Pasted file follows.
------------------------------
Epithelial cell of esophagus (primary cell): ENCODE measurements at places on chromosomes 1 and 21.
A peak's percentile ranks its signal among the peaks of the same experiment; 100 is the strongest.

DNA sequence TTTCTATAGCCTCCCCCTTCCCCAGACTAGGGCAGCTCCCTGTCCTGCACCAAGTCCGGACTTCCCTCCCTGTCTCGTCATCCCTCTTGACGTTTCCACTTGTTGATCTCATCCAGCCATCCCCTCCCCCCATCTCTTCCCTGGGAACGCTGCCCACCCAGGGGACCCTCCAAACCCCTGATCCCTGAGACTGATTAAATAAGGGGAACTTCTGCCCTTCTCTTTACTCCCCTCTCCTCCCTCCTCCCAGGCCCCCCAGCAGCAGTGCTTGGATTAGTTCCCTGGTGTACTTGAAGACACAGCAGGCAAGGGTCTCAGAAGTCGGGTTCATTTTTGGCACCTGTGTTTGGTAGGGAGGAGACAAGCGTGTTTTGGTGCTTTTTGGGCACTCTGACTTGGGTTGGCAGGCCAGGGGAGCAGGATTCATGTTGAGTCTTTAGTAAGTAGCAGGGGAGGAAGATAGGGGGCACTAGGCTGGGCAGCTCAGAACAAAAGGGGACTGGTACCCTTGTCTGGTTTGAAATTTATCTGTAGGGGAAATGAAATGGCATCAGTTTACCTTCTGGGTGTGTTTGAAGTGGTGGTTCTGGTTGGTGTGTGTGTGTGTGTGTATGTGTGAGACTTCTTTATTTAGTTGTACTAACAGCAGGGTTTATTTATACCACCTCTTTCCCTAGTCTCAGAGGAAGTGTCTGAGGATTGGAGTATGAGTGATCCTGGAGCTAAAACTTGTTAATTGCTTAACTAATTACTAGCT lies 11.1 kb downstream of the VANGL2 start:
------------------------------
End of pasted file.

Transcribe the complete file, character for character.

Epithelial cell of esophagus (primary cell): ENCODE measurements at places on chromosomes 1 and 21.
A peak's percentile ranks its signal among the peaks of the same experiment; 100 is the strongest.

DNA sequence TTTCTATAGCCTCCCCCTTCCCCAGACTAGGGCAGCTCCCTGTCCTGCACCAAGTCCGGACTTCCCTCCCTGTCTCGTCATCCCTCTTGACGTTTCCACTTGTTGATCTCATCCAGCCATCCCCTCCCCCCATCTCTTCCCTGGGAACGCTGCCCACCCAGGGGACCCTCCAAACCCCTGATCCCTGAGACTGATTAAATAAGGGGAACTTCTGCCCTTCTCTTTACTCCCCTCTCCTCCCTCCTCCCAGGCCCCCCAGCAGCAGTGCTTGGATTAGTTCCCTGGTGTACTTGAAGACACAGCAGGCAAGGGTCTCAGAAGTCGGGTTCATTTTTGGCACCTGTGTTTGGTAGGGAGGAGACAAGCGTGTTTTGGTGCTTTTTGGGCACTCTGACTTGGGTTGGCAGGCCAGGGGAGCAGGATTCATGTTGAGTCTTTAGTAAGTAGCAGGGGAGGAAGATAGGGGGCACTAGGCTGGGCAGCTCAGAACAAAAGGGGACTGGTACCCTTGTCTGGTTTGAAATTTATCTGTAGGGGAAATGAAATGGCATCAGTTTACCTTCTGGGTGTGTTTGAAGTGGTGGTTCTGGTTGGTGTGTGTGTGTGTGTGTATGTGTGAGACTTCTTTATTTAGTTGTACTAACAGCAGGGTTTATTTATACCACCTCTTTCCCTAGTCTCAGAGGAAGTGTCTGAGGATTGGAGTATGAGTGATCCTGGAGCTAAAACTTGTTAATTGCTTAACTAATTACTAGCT lies 11.1 kb downstream of the VANGL2 start: